Kendra Sivertson, CFP, CLU is an advisor at Perspektiv Financial and Sora Group. She works in the historic Gastown neighbourhood in Vancouver. She has been in the financial industry for more than 15 years. Kendra’s primary expertise is creating financial plans for business owners and people in the film industry.

when Kendra Sivertson was a teenager, she dreamt of becoming a famous actress—and might have been one if not for a car accident that left a deep scar on her face.

While she took a pass on the bright lights, her passion for the film industry never wavered. Told she was too young for an MBA in theatre management, she landed a job as a credit-union teller, and realized she was equally as enamored with finance.

Today, Sivertson advises actors, directors and other film-industry professionals. The Vancouver-based advisor with Sora Group Wealth Advisors, Inc., began building a base of movie-related clients through friends in the industry. They now constitute about 40% of her book. “I can live vicariously through my clients,” she says.

Dealing with film professionals is similar to working with business-owner clients, which constitute another 40% of her base. Many don’t make money for weeks, and then get a massive influx of cash. Her highest-earning film clients can make up to $1 million per year—but can see that drop to $350,000 or even zero in subsequent years.

2010 operating revenues of Canadian film, television and video production industry

Ontario has the most film workers employed, followed by Quebec and British Columbia.

To prepare them for slow work periods, Sivertson takes a basket approach. She creates three separate accounts: the first for immediate needs, such as bills; the second for medium-term wants, like a house; and the final account to fund financial independence.

If a client’s show gets cancelled, or he’s off for the summer, Sivertson dips into the first basket to fund his lifestyle. That account is primarily invested in fixed-income to shelter it from volatility. The second basket is an even mix between bonds and equity, and the last account is more weighted to equities.

Generally, Sivertson says, because her clients don’t get regular paycheques and could be out of a job at any time, their portfolios will have a higher weighting to fixed income.

As for retirement, many clients say they’ll never stop working. So Sivertson focuses on financial independence instead. “I say, ‘What happens if you’re not doing this anymore?’ It’s about choosing when to work” rather than aiming for a set stop date.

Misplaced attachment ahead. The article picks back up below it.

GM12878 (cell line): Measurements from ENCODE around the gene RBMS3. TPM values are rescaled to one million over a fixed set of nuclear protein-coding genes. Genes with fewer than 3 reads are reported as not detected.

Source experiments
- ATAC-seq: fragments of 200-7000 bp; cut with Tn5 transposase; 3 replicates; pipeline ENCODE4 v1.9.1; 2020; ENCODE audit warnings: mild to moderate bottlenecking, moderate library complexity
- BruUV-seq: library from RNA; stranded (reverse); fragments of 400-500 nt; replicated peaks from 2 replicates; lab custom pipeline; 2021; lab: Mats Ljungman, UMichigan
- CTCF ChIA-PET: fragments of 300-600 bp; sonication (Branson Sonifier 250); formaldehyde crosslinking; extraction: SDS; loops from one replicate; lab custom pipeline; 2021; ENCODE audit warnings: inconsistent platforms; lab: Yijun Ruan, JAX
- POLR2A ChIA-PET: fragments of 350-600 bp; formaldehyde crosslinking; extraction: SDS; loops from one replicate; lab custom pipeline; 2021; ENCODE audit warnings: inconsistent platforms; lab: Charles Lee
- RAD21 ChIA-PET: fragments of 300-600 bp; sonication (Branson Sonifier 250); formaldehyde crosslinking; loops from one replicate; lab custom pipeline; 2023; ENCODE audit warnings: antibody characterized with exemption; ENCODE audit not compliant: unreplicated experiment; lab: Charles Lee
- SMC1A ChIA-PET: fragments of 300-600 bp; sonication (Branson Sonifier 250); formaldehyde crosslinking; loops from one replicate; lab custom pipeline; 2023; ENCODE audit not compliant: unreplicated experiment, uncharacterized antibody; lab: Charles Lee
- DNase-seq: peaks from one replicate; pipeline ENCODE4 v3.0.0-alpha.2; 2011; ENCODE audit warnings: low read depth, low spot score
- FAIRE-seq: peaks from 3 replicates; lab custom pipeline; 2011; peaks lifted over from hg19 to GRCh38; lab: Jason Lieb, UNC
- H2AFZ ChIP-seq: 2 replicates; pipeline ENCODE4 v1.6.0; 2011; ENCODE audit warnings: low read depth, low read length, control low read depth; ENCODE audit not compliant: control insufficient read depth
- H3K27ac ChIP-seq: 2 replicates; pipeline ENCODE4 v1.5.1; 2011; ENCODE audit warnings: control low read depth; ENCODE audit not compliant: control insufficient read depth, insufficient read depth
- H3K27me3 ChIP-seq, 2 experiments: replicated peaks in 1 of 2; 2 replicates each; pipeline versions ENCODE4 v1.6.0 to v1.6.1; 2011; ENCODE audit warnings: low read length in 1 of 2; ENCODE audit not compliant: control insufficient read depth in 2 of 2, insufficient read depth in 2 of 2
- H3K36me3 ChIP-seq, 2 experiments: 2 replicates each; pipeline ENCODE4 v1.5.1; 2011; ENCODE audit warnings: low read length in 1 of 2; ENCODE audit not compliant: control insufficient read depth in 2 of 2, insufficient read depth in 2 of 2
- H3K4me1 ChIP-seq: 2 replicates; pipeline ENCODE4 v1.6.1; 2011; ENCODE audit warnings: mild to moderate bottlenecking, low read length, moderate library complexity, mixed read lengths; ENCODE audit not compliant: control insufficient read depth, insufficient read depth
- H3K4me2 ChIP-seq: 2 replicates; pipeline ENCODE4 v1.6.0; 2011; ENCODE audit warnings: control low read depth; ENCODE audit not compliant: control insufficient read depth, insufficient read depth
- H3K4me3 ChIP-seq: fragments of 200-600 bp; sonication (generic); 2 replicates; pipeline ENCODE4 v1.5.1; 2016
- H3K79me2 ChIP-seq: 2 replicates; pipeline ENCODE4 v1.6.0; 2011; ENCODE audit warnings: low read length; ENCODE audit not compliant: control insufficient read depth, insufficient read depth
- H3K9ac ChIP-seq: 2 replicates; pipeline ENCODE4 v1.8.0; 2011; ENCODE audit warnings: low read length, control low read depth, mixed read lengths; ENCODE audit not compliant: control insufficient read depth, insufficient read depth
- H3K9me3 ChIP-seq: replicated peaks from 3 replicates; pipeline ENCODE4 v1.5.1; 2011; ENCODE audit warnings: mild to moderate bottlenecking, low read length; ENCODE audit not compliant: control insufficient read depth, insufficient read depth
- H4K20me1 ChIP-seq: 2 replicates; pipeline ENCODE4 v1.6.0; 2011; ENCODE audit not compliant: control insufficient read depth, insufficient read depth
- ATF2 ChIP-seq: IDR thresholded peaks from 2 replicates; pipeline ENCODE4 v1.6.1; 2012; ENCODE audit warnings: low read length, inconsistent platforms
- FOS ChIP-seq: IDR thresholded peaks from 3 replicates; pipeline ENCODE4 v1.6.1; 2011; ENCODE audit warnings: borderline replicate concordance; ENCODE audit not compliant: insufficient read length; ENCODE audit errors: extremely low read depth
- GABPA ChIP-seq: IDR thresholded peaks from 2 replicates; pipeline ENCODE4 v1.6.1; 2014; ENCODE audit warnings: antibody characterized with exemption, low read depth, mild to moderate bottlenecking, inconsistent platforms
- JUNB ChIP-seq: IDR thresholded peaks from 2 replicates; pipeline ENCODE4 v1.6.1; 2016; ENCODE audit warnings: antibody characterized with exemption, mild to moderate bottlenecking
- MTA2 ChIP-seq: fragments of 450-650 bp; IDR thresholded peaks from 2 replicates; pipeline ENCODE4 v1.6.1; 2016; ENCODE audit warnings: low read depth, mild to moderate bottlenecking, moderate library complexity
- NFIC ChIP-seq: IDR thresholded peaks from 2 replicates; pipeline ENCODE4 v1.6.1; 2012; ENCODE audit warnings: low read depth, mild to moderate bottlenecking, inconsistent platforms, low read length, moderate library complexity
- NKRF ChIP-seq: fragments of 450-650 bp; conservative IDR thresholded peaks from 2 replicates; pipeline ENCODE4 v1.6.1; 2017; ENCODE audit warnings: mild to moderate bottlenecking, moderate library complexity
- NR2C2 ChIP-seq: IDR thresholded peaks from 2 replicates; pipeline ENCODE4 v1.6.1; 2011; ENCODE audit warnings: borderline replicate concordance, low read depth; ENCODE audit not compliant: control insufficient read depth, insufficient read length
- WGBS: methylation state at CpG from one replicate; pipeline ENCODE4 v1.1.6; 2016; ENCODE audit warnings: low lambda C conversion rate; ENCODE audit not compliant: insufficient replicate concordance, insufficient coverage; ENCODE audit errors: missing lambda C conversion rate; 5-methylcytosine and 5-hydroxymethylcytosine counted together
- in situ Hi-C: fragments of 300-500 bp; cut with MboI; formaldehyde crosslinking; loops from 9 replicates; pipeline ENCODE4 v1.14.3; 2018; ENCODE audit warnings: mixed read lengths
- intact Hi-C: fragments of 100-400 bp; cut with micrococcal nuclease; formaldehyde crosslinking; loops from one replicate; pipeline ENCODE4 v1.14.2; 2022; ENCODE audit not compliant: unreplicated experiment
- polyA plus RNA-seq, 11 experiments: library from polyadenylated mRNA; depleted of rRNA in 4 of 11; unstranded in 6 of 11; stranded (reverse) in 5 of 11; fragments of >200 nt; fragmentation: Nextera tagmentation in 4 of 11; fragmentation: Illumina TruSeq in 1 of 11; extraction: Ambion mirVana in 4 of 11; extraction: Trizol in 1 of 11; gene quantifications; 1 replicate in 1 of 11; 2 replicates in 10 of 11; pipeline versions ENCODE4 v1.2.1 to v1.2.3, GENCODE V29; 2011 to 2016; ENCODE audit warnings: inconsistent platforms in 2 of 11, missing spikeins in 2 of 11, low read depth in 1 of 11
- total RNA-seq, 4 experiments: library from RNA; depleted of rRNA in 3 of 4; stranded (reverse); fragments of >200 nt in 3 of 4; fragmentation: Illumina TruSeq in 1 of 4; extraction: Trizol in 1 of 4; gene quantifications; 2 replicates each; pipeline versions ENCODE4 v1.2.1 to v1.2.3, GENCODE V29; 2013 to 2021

She also runs scenarios to determine what will happen to clients’ draw rates if they don’t see income for certain periods. Plus, “we set funds aside that we never include in any long-term planning”—at least a year’s worth of emergency savings.

But clients shouldn’t put that cash into TFSAs if, like 30% of her film-industry clients, they’re dual citizens or landed immigrants (most of those hailing from South of the border).

“The TFSA is not accepted as a registered plan in the U.S., so you have to understand where they’re filing their taxes and whether they’re being paid in Canada or the U.S.,” or both.

As well, several industry unions automatically siphon a portion of paycheques to RRSPs, “but if the person isn’t a Canadian and is just working here, she may not be eligible for an RRSP,” says Sivertson. To help her navigate IRS rules, she works with several accountants who specialize in U.S. tax, as well as lawyers who are familiar with American trust laws.

There are other cross-border differences. Her Canadian clients tend to earn less than $1 million per year, while Americans often earn above that threshold. If a client does land a large contract, though, he’ll usually come in telling her about big-ticket items he wants to purchase.

“People come to see me because they know they shouldn’t be spending all of it. Clients say they have my voice in their heads, saying, ‘You shouldn’t be doing that!’ ”

To engender such discipline, Sivertson builds in a reward portion to help manage the windfalls—otherwise they’ll never stick to the plan during lean years. Indulgences like trips or a home theatre are capped at 10% of the lump sum. The remaining 90% is split between the three investing baskets.

Sivertson’s job is rarely dull. She occasionally meets with clients at 10 p.m. on movie sets and sometimes gets invited to industry parties. That means she’s also privy to some hefty industry gossip—oftentimes unintentionally, and sometimes it can be awkward.

“I once sat down with a client who said his contract was going to get renewed for two years, but I knew another client was offered that same contract,” she says. “I couldn’t say anything.”

Yet, even if she hadn’t known that information, she still would have told her client to be ready for the contract to fall through. “A show can be ready to go, and the week before shooting starts, it’s cancelled,” she points out. “So you always have to be prepared.”

Bryan Borzykowski is a Toronto-based financial writer